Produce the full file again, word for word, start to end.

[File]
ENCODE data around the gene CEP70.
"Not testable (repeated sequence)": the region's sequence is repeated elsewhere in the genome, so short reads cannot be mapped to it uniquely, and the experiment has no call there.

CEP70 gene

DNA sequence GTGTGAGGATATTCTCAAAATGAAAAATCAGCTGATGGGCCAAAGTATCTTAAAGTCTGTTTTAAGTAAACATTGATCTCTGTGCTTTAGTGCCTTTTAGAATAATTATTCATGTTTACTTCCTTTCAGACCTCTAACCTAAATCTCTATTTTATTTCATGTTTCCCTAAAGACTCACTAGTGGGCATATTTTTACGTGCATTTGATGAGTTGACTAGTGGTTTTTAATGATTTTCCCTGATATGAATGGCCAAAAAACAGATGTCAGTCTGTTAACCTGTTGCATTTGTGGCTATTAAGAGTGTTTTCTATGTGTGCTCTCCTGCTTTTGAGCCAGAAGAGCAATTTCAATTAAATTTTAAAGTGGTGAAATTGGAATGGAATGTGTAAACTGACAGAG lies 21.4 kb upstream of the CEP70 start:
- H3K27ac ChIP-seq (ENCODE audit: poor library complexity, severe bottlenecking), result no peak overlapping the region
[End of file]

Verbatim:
ENCODE data around the gene CEP70.
"Not testable (repeated sequence)": the region's sequence is repeated elsewhere in the genome, so short reads cannot be mapped to it uniquely, and the experiment has no call there.

CEP70 gene

DNA sequence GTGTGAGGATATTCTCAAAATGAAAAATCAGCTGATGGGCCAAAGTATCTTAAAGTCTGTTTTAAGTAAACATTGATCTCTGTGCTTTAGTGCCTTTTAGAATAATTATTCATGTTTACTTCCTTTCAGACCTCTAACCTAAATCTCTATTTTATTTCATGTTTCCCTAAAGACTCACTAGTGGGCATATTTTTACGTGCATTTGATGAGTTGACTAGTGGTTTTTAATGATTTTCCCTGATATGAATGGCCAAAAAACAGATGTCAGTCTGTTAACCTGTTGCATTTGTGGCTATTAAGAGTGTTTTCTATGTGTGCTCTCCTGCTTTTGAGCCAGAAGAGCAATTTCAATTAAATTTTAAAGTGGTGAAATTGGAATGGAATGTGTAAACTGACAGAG lies 21.4 kb upstream of the CEP70 start:
- H3K27ac ChIP-seq (ENCODE audit: poor library complexity, severe bottlenecking), result no peak overlapping the region